What is the difference between FHA and Fannie Mae? Other loan types?

10 Replies

I am intrested in knowing more about the differences, pros and cons, etc about FHA and Fannie Mae.

I am also wondering if there any other loans, pardon me if I am calling it by the wrong name, that are similar but different.

I know there is a lot of different loan types for mortgages, but I do not know what they are

any info helps, thanks!

FHA, Fannie/Freddie, and VHA are all variations on the same theme. They all make it easier for people to purchase property, generally with much lower down payment requirements, by providing government "insurance" against borrower default. The VHA program is only available to active duty or honorably separated veterans of the armed forces.

I just wanted to add to Hattie's comment - programs through FHA, VA and USDA are typically only geared for properties that will be owner occupied after settlement. There may be exceptions to this rule from time to time but generally speaking, these are owner occupied programs only.

Fannie/Freddie will allow investment properties.

Ok, here it goes...

Both Fannie Mae (FNMA) and Freddie Mac (FHLMC) are similar in their mission-- to provide liquidity, stability, and affordability to the mortgage market.?

They do this by purchasing residential mortgages that conform to certain standards from lenders, and then either hold these mortgages or use them to issue MBSs to be traded in the capital markets. This allows them to provide access to funds (on reasonable terms) to banks, savings & loans, and mortgage companies so these lenders can continue lending money for mortgage loans w/out using their depositors funds.

Fannie & Freddie do not insure mortgage loans; they purchase them.

The Federal Housing Administration (FHA) insures mortgage loans made by FHA-approved lenders. The FHA insures lenders against default by charging monthly mortgage insurance to the mortgagor, which in turn, allows lending guidelines to be more relaxed.

VA loans are only for veterans (or surviving spouses) and are fully guaranteed by the Dept of Veteran Affairs. The VA insures loans at no cost to a veteran buyer (other than the VA funding fee), whereas FHA insures loans by charging the mortgage insurance to the mortgagor.

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one more note the VA loan does not issue the loan, they only insure the loan. You still have to get approved by the bank and the VA before they will loan you the money.

@Hattie Dizmond  @Deirdre Reilly  thank you to the both of you ladies for doing some clarifying for me! 

@Nick Williamson  thank you for writing that out for me, I have been going over your post time and time again trying to gain better understanding of everything you informed me of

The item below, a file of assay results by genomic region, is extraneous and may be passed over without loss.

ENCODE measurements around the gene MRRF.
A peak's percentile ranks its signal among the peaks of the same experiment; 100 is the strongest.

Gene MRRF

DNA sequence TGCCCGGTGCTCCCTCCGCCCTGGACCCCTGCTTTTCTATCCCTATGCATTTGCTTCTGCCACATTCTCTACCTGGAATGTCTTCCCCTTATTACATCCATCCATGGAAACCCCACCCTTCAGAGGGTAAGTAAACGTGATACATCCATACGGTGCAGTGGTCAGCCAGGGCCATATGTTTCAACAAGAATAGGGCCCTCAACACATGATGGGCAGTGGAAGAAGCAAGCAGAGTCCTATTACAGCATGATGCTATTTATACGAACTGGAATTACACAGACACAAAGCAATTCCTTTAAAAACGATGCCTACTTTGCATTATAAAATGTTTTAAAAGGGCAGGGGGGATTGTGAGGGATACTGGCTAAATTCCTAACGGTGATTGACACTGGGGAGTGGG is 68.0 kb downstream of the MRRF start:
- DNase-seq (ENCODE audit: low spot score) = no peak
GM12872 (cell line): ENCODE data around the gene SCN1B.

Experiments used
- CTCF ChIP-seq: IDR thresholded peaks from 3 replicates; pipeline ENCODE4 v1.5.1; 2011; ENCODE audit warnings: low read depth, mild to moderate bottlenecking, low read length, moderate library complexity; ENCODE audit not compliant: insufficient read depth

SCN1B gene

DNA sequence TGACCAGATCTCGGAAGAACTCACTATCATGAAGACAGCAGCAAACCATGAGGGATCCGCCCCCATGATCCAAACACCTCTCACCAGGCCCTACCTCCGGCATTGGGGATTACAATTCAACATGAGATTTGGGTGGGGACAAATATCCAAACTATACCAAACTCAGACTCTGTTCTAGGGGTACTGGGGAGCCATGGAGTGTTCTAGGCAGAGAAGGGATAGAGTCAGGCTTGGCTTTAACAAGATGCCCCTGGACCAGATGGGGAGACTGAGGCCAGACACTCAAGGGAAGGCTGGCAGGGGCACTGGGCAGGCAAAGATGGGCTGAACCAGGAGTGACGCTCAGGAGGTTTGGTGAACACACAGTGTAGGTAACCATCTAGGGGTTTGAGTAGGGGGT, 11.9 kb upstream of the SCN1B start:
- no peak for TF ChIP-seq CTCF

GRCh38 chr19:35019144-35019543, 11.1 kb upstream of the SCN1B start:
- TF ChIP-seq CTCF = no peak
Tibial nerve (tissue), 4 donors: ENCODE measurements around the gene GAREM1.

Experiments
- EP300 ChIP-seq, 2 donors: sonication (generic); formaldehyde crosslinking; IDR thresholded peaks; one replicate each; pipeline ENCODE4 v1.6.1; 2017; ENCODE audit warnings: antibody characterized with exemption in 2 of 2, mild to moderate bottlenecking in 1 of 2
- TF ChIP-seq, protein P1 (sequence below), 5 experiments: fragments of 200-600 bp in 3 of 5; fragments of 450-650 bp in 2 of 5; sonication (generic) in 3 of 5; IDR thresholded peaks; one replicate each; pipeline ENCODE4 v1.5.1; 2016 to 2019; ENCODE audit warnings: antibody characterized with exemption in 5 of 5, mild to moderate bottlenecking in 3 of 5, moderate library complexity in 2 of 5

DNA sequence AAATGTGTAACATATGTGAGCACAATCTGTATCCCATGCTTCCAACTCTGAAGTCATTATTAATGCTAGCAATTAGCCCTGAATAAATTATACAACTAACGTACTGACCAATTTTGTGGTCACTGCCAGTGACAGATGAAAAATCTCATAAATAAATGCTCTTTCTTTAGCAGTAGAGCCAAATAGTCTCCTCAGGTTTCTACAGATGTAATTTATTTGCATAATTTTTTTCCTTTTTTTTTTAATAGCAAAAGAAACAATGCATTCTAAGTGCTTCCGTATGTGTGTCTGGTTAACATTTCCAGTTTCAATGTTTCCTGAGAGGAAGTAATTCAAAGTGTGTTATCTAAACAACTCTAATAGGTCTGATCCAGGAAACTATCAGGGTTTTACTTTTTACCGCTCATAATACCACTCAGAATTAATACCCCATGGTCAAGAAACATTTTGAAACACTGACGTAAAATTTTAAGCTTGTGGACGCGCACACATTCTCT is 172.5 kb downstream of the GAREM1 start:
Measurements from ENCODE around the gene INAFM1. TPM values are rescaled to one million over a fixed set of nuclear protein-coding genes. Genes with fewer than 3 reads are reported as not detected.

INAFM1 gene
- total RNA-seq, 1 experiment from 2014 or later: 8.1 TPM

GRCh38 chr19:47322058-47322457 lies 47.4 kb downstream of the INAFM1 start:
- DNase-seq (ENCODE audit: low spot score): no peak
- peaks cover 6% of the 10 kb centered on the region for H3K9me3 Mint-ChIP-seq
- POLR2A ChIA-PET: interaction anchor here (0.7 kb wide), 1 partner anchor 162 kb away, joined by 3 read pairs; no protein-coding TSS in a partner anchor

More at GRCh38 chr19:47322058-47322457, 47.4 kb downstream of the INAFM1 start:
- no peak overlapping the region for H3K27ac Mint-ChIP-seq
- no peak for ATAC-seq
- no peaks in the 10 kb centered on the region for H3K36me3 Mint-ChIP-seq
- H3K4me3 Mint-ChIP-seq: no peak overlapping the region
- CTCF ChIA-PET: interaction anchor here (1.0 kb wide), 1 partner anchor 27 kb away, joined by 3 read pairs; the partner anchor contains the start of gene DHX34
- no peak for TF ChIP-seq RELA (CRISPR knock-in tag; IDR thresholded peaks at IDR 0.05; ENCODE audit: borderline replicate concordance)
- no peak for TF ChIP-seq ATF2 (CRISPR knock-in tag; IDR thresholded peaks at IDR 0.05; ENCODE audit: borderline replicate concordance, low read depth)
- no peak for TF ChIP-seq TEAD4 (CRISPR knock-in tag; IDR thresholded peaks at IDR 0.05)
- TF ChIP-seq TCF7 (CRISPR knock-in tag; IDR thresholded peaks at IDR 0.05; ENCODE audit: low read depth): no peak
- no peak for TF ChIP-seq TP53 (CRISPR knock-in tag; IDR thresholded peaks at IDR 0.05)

@Andy Robison  thank you for adding on to that!!

Question about VA HOME LOANS.....if veteran has pasted away but spouse is alive does spouse qualify for dead husbands VA LOAN ?

From the Dept of Veterans Affairs website...

If the veteran borrower dies before their mortgage is paid in full "...the surviving spouse or other co-borrower must continue to make the payments. If there is no co-borrower, the loan becomes the obligation of the veteran's estate."

@Amanda Keller So basically a VA loan is treated the same as a conventional mortgage would be treated if the borrower died (i.e., all outstanding financial obligations, including the mortgage, become the financial responsibility of the surviving spouse or the veteran's estate.)

This would be for applying, not if the loan was already in effect.

VA has a few interesting rules around spouses of surviving Veterans. Here's an excerpt directly from the VA's site regarding surviving spouses:


The spouse of a Veteran can also apply for home loan eligibility under one of the following conditions:

  • Unremarried spouse of a Veteran who died while in service or from a service connected disability, or
  • Spouse of a Servicemember missing in action or a prisoner of war
  • Surviving spouse who remarries on or after attaining age 57, and on or after December 16, 2003
    (Note: a surviving spouse who remarried before December 16, 2003, and on or after attaining age 57, must have applied no later than December 15, 2004, to establish home loan eligibility. VA must deny applications from surviving spouses who remarried before December 6, 2003 that are received after December 15, 2004.)
  • Surviving Spouses of certain totally disabled veterans whose disability may not have been the cause of death 

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